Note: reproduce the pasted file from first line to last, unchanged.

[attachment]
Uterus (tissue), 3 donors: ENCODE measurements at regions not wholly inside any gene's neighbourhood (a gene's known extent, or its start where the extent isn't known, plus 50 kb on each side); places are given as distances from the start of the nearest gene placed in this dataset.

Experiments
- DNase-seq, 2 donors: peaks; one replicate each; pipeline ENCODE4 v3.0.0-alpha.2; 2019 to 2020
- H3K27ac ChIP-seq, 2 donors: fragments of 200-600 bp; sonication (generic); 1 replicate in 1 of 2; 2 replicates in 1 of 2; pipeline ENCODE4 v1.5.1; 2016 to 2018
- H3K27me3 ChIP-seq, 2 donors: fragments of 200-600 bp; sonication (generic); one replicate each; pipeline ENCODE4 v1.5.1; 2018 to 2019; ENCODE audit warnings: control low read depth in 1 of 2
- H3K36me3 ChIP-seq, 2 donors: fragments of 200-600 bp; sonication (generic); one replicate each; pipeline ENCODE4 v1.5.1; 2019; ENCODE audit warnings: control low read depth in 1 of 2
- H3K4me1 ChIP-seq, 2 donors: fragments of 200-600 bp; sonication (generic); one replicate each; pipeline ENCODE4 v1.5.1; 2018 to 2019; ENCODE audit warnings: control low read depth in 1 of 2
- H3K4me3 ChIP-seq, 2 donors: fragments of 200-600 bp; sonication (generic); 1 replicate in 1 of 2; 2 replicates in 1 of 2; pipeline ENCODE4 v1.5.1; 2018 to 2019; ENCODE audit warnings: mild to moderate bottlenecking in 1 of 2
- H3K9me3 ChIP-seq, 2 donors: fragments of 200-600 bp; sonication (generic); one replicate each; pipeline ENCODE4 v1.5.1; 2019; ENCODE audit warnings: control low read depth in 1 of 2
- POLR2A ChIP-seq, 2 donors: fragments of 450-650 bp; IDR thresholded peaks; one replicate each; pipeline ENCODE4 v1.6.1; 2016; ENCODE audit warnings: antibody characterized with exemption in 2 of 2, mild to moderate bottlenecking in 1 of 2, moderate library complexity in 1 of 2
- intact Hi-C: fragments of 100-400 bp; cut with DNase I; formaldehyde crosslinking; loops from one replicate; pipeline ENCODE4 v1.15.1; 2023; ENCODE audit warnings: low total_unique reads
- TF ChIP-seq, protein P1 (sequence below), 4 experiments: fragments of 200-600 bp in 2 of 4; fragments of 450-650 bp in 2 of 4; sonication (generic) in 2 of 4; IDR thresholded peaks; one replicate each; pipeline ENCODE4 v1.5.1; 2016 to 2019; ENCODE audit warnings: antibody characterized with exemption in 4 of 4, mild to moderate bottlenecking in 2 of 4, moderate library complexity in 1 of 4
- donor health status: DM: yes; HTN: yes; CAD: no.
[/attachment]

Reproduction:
Uterus (tissue), 3 donors: ENCODE measurements at regions not wholly inside any gene's neighbourhood (a gene's known extent, or its start where the extent isn't known, plus 50 kb on each side); places are given as distances from the start of the nearest gene placed in this dataset.

Experiments
- DNase-seq, 2 donors: peaks; one replicate each; pipeline ENCODE4 v3.0.0-alpha.2; 2019 to 2020
- H3K27ac ChIP-seq, 2 donors: fragments of 200-600 bp; sonication (generic); 1 replicate in 1 of 2; 2 replicates in 1 of 2; pipeline ENCODE4 v1.5.1; 2016 to 2018
- H3K27me3 ChIP-seq, 2 donors: fragments of 200-600 bp; sonication (generic); one replicate each; pipeline ENCODE4 v1.5.1; 2018 to 2019; ENCODE audit warnings: control low read depth in 1 of 2
- H3K36me3 ChIP-seq, 2 donors: fragments of 200-600 bp; sonication (generic); one replicate each; pipeline ENCODE4 v1.5.1; 2019; ENCODE audit warnings: control low read depth in 1 of 2
- H3K4me1 ChIP-seq, 2 donors: fragments of 200-600 bp; sonication (generic); one replicate each; pipeline ENCODE4 v1.5.1; 2018 to 2019; ENCODE audit warnings: control low read depth in 1 of 2
- H3K4me3 ChIP-seq, 2 donors: fragments of 200-600 bp; sonication (generic); 1 replicate in 1 of 2; 2 replicates in 1 of 2; pipeline ENCODE4 v1.5.1; 2018 to 2019; ENCODE audit warnings: mild to moderate bottlenecking in 1 of 2
- H3K9me3 ChIP-seq, 2 donors: fragments of 200-600 bp; sonication (generic); one replicate each; pipeline ENCODE4 v1.5.1; 2019; ENCODE audit warnings: control low read depth in 1 of 2
- POLR2A ChIP-seq, 2 donors: fragments of 450-650 bp; IDR thresholded peaks; one replicate each; pipeline ENCODE4 v1.6.1; 2016; ENCODE audit warnings: antibody characterized with exemption in 2 of 2, mild to moderate bottlenecking in 1 of 2, moderate library complexity in 1 of 2
- intact Hi-C: fragments of 100-400 bp; cut with DNase I; formaldehyde crosslinking; loops from one replicate; pipeline ENCODE4 v1.15.1; 2023; ENCODE audit warnings: low total_unique reads
- TF ChIP-seq, protein P1 (sequence below), 4 experiments: fragments of 200-600 bp in 2 of 4; fragments of 450-650 bp in 2 of 4; sonication (generic) in 2 of 4; IDR thresholded peaks; one replicate each; pipeline ENCODE4 v1.5.1; 2016 to 2019; ENCODE audit warnings: antibody characterized with exemption in 4 of 4, mild to moderate bottlenecking in 2 of 4, moderate library complexity in 1 of 4
- donor health status: DM: yes; HTN: yes; CAD: no.